Music Videos Earn Art World Respect in Cincinnati

Spectacle Cincinnati

The music video has evolved vastly over the past decade, and in the Internet age, it seems as if every song is accompanied by a visual counterpart, animated or otherwise. The mass of videos being produced today has paved the way for “Spectacle: The Music Video”, which is, as far as I know, the first major museum show about the art of the music video. The curators are Meg Grey Wells and Jonathan Wells, who created RESFest and currently runs Flux.

The show opens tomorrow evening at the Contemporary Arts Center in Cincinnati and Dan Deacon will be performing live. “Spectacle” runs through September 3. If you attend, please give your impression of the show in our comments.

A description of “Spectacle”:

Although it has had an enormous influence on pop culture, music, cinema, fashion and advertising–music video as an art form has yet to receive consideration in a museum context. Spectacle changes all that. This is the first time a contemporary art museum has examined the music video format through a diverse exhibition–employing immersive environments, photography, video screenings, objects and interactive installations.

Spectacle features important examples from music video history, from the early pioneers and MTV masters who expertly used the medium to define their public identities, like Devo, Beastie Boys, Michael Jackson and Madonna, to artists like OK Go and Lady Gaga who follow in their footsteps today.

Spectacle also reveals the important contributions music video has made across genres. For example, many new filmmaking techniques prevalent today were first tested in music videos. And some of today’s most innovative cinematic figures–David Fincher, Michel Gondry, Spike Jonze, Mark Romanek and others–developed their signature style through experimentation with music videos.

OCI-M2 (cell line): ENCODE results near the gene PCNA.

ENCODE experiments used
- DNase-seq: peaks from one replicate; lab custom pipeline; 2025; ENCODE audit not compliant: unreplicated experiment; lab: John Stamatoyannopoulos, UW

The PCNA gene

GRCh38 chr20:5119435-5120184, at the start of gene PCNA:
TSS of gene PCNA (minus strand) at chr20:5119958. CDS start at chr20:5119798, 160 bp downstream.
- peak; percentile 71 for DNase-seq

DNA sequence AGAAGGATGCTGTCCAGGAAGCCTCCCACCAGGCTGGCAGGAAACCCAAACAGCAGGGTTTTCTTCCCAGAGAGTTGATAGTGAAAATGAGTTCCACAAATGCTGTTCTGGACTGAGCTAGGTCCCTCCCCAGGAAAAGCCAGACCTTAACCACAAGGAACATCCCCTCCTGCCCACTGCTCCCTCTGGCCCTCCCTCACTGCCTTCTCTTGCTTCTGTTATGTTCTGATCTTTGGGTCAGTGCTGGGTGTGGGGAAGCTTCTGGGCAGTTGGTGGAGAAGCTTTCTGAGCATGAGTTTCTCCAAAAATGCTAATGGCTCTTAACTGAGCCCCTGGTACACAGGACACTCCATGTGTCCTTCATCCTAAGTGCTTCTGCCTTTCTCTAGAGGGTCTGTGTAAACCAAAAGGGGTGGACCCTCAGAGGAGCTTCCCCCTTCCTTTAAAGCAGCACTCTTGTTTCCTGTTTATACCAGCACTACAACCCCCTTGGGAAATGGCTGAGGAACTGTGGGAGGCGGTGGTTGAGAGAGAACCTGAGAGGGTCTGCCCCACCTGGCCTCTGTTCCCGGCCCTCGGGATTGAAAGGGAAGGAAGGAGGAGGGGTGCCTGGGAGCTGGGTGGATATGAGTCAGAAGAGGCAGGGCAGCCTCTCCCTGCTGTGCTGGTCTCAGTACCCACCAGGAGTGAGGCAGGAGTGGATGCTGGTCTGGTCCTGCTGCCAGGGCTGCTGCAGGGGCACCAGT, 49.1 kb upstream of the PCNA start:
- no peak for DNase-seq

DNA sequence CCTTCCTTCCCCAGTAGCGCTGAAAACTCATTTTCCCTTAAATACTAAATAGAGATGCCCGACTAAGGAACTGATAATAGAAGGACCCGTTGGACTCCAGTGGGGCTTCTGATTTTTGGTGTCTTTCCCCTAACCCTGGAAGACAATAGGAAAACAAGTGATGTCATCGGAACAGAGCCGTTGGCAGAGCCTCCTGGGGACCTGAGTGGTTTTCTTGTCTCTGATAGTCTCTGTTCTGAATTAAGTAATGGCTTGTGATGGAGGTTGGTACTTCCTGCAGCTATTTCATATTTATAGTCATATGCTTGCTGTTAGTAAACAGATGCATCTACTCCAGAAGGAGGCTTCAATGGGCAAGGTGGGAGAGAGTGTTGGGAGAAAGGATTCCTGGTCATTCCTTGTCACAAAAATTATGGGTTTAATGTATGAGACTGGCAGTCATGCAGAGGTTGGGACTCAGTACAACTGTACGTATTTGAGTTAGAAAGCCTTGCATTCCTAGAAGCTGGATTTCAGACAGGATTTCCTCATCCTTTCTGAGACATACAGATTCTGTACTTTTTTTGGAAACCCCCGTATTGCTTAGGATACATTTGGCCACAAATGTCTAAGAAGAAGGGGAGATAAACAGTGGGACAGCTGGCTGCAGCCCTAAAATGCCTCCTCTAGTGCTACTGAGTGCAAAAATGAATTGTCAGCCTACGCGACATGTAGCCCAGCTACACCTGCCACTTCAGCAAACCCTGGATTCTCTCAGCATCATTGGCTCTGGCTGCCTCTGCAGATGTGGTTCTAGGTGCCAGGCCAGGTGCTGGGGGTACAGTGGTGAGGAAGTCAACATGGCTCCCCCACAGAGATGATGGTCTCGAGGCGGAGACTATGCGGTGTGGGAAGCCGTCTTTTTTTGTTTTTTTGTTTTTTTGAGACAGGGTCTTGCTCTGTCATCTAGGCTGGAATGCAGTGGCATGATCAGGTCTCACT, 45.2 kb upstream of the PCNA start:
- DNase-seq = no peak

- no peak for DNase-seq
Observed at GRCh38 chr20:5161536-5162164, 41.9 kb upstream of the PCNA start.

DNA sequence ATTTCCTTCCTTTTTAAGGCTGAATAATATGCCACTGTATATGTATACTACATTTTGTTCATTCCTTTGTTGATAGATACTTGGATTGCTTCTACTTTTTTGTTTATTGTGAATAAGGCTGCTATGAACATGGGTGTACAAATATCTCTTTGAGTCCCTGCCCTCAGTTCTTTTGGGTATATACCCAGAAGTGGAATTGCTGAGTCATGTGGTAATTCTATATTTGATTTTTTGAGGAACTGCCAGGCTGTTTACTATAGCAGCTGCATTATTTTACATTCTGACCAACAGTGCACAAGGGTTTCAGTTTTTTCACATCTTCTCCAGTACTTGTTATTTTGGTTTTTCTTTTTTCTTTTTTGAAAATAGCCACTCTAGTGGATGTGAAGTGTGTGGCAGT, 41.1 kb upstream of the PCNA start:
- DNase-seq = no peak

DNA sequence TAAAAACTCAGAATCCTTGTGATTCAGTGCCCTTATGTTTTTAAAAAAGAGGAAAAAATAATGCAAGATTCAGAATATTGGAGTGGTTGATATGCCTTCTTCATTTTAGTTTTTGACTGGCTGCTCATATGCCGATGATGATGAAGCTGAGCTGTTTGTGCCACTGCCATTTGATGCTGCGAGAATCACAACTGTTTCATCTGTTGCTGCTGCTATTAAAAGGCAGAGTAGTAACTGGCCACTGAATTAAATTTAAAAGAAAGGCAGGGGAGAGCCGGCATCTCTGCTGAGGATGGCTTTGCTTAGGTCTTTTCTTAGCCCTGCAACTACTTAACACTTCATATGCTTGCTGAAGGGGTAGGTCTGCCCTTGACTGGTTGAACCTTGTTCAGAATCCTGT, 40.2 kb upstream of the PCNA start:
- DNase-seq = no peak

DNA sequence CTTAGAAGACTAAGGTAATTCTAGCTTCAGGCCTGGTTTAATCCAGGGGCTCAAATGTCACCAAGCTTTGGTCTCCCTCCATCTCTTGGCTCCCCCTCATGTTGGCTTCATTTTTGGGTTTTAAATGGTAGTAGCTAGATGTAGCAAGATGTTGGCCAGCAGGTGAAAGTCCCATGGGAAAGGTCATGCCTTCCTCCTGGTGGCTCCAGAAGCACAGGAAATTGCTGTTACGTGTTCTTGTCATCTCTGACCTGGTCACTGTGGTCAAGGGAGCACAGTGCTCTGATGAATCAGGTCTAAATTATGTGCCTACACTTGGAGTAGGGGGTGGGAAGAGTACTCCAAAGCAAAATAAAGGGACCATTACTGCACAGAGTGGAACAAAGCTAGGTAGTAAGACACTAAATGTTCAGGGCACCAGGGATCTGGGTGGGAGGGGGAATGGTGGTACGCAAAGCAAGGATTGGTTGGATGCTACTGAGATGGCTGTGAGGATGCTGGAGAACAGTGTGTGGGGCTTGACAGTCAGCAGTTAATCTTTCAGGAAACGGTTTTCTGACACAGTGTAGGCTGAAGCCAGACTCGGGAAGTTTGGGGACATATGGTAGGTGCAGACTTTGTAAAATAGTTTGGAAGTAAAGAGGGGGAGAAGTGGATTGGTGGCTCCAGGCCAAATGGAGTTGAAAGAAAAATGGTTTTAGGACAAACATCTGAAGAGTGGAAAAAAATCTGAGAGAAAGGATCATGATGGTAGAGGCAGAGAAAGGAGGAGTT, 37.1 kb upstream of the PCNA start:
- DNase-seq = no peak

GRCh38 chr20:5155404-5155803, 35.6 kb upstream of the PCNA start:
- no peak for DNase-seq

The exhibition presents the changing landscape of the art of music video, highlighting the genre’s place at the forefront of creative technology, and its role in pushing the boundaries of creative production. With innovation and exploration as hallmarks–from the A-Ha ‘Take on Me’ video, to Chris Milk, Radiohead and others introducing new forms of interactivity and viewer participation–it is apparent that music video as an art form is constantly being redefined.

  • Michael F.

    It’s a shame that the music video has pretty much died out on television. At least we have YouTube; I love check out old and new music videos there.

  • The_Animator

    “Although it has had an enormous influence on pop culture, music, cinema, fashion and advertising—music video as an art form has yet to receive consideration in a museum context. ”

    Sound familiar? *cough*ANIMATION*cough*

  • Harry Mouse

    Le Musee d’Art Contemporain in Montreal had a music video exposition in the summer/fall of 2009. It was bafflingly curated, spanned maybe an hour and was clearly designed not to elevate the music video into the institution of fine art appreciation, but to attract a wider slice of the general population into paying full admission to watch MTV. It wasn’t very good.

  • ZigZag

    If the exhibition does not devote a good amount of time to “Fantasia”, then it is sorely lacking and woefully incomplete,